The trouble with confirming the backup on the Google Glass itself, was that the Google Glass does not use the standard Android user interface. Rather it uses the “timeline” interface, specifically created for the Google Glass. The normal Android user interface does seem to be present in the device however, as it does popup the confirmation dialog for ADB Backup in this case. The problem however is that the Google Glass is not a touchscreen device. This means that, while it does have a touchpad, this can’t be used for user input in the same way a touchscreen is used. As a result of this, there was no way to press the “Confirm” button on the dialog.
One possible solution to this is connecting the Google Glass to a bluetooth keyboard. The only problem with this method, was that Google Glass only natively supports bluetooth connections to mobile phones using the MyGlass  application.
Keyboard input can however also be simulated using ADB in combination with the input binary. Using this method, the backup was confirmed and created.
The created backup was then converted to a tar archive, using Android Debug Extractor (7). After unpacking this tar archive, the contents of the backup were visible. The backup contained data from 2 directories, namely /storage/emulated/0/, which is where the emulated internal memory card is mounted and /data/data, where application data is normally stored. The data found from these two directories is unfortunately not a complete backup, as the /apps directory in the backup where the /data/data content is stored, is missing all data from the system applications. The /shared/0 folder inside the backup, where the /storage/emulated/ 0/ content is normally housed, also misses the “Android” folder, where external application data is normally stored.
dd over ADB: This method failed at the first step of execution, which is to use the dd binary to read all data from the /dev/ block/mmcblk0 node.
To read from this node, elevated privileges are needed. However, since this method is used in an unrooted environment, these privileges are not available. For further information of the workings of this method, see the equally named section further on, under "Software - Rooted".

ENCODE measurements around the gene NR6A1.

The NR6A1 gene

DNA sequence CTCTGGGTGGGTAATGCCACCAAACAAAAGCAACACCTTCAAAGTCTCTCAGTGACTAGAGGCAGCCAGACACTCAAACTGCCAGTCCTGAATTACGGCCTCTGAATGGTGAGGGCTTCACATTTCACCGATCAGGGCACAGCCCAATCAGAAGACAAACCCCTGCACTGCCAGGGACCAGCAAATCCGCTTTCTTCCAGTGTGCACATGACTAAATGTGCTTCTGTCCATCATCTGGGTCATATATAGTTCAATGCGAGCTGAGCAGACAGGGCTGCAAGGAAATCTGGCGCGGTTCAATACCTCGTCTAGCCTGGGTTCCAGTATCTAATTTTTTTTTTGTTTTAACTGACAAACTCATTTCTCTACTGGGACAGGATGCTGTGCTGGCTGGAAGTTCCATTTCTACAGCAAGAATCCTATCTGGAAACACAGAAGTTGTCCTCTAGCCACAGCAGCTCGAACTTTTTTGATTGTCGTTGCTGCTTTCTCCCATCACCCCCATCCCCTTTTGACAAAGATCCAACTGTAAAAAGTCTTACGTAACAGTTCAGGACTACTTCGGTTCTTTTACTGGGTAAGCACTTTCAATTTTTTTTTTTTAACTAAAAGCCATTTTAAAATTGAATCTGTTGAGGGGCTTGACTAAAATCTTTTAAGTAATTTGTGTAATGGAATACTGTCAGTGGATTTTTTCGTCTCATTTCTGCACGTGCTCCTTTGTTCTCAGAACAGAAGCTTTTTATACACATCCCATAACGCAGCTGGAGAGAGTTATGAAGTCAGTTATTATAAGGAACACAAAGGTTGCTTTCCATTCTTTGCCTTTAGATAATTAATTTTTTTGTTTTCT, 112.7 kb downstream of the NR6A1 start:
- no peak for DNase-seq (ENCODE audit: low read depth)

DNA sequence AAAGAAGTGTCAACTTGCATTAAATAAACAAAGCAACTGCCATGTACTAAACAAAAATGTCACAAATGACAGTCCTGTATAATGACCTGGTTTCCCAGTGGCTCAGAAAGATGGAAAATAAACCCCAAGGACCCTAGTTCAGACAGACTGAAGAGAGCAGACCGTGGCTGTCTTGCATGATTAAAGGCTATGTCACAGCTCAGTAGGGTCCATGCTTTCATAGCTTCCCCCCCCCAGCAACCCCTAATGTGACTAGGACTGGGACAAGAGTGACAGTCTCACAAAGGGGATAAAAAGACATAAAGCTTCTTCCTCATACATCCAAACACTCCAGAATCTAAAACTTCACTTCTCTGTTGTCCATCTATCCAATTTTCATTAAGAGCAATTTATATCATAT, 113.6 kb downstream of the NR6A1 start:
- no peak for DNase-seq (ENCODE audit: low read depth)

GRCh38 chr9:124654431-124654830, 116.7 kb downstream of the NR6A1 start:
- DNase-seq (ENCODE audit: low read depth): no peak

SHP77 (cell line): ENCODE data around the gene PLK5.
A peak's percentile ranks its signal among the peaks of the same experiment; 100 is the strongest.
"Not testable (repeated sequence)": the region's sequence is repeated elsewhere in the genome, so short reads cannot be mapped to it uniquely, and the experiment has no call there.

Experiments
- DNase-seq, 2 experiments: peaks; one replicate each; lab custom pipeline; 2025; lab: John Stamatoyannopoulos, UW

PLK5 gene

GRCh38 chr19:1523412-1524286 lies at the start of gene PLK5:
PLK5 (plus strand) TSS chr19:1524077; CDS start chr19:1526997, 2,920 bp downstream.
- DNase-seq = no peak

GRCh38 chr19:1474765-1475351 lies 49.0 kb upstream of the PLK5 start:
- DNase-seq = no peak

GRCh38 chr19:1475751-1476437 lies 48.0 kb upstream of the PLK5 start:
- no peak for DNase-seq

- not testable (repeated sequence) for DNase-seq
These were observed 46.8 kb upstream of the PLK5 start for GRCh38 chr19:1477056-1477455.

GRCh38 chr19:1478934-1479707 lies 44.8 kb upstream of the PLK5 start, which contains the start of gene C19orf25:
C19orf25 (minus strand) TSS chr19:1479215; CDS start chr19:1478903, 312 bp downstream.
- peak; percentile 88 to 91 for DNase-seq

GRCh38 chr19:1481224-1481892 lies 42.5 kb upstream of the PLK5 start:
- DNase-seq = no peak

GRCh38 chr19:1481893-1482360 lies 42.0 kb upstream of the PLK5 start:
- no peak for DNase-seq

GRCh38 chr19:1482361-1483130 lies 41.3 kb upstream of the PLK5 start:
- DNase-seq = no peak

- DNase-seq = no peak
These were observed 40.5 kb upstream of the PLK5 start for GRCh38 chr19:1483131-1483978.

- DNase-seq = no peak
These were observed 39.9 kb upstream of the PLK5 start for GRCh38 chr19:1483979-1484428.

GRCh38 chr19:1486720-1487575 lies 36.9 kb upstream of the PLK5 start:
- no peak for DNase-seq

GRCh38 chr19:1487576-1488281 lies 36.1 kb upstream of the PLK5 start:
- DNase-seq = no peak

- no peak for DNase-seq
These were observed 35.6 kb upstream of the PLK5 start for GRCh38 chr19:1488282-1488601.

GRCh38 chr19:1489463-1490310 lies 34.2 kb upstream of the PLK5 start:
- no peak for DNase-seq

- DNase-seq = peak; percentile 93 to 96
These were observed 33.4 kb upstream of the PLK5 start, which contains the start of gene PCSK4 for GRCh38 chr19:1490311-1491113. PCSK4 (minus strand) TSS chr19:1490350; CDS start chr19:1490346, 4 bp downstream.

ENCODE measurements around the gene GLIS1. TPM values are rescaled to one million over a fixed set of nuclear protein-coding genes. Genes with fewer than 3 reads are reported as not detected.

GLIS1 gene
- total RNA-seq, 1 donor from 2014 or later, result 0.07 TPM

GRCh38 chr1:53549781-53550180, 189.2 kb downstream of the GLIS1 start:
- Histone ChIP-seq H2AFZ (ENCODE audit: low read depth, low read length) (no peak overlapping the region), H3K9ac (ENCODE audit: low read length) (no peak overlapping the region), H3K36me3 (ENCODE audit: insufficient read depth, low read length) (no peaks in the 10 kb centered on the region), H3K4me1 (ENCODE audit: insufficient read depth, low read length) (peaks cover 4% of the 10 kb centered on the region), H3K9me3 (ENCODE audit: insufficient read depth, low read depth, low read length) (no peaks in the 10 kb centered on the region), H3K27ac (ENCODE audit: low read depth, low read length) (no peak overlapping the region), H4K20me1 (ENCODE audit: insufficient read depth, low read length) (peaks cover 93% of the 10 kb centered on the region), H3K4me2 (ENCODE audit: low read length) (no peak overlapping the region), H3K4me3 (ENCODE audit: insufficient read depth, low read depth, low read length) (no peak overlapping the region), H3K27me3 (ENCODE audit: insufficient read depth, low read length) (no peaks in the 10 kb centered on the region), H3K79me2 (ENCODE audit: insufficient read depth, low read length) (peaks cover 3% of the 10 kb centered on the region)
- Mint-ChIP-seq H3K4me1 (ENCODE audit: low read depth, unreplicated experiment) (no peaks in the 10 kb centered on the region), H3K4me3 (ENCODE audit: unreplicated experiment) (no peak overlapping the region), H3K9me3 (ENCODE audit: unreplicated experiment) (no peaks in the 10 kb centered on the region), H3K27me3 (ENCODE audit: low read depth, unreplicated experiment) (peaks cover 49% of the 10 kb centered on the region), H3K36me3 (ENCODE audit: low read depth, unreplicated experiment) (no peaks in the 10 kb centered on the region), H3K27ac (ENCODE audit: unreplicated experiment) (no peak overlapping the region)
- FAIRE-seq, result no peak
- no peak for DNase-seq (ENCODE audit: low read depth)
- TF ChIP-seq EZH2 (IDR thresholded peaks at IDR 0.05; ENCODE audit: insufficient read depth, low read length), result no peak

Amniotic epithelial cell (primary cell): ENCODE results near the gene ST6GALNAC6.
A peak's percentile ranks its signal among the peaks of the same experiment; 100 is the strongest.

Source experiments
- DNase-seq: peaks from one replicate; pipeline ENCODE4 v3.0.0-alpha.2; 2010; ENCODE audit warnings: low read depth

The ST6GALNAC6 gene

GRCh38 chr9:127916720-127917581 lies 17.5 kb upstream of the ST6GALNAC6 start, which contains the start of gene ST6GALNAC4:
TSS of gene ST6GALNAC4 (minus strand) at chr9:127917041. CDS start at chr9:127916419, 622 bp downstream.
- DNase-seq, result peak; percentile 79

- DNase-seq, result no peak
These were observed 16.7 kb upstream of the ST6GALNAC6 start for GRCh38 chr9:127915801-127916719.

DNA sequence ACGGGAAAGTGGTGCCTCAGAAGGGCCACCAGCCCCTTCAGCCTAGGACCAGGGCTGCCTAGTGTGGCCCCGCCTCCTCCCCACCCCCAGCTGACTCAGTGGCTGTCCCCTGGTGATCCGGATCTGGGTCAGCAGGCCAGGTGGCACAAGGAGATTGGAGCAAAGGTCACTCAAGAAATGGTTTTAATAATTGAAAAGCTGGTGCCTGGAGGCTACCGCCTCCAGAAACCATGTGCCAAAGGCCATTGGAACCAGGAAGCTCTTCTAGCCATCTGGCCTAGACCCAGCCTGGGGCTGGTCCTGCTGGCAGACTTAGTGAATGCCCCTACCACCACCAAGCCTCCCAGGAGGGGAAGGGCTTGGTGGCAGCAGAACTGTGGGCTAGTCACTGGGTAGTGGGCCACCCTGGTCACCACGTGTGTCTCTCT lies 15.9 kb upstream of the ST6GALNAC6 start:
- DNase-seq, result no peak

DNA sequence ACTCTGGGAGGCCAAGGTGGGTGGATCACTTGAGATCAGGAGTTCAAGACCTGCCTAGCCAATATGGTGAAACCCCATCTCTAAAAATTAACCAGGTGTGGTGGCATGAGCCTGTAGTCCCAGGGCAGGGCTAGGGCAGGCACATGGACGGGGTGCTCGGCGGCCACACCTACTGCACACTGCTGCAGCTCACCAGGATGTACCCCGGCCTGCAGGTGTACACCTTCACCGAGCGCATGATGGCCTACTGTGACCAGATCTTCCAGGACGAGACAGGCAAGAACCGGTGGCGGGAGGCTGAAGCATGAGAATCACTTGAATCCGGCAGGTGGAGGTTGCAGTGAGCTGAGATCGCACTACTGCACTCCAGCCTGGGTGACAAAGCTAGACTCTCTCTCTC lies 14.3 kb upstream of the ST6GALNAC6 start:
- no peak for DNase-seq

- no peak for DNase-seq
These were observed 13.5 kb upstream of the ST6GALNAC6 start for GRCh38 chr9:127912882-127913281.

Gaining access to the root account: To further continue the search for data extraction methods, elevated privileges are needed. Seeing as this is a consumer device, these privileges are not granted by default. In order to access these privileges, access to the root account of the device is required.
Three methods were attempted to gain access to the root account, they are as follows:
• ADB Backup and symlink traversal , a method in which a malicious backup file is crafted and restored via ADB.
• Towelroot , an exploit based on CVE-2014-3153 which exploits a bug in the Linux kernel via the futex_requeue function, to gain elevated privileges.
• Google Dev Images , flashable developer images distributed by Google for gaining root access on a Google Glass.
ADB Backup and symlink traversal: This method relies on backing up an application with access to the root or system account, setting up a small bash script that relies on a race condition to create a symlink and restoring a specially crafted backup file via ADB. When the method was successful, the original backup can be restored.
When trying to execute this method on the version of the Google Glass software used for this research (XE22), it seemed that this method did not work anymore. The reason for this, is that in this version of the software, it was impossible to backup and restore applications with access to the root or system account. Another issue was that the Android version used for this research had an SELinux enabled kernel, which meant that if this method had worked, the resulting privilege escalation would immediately be undone.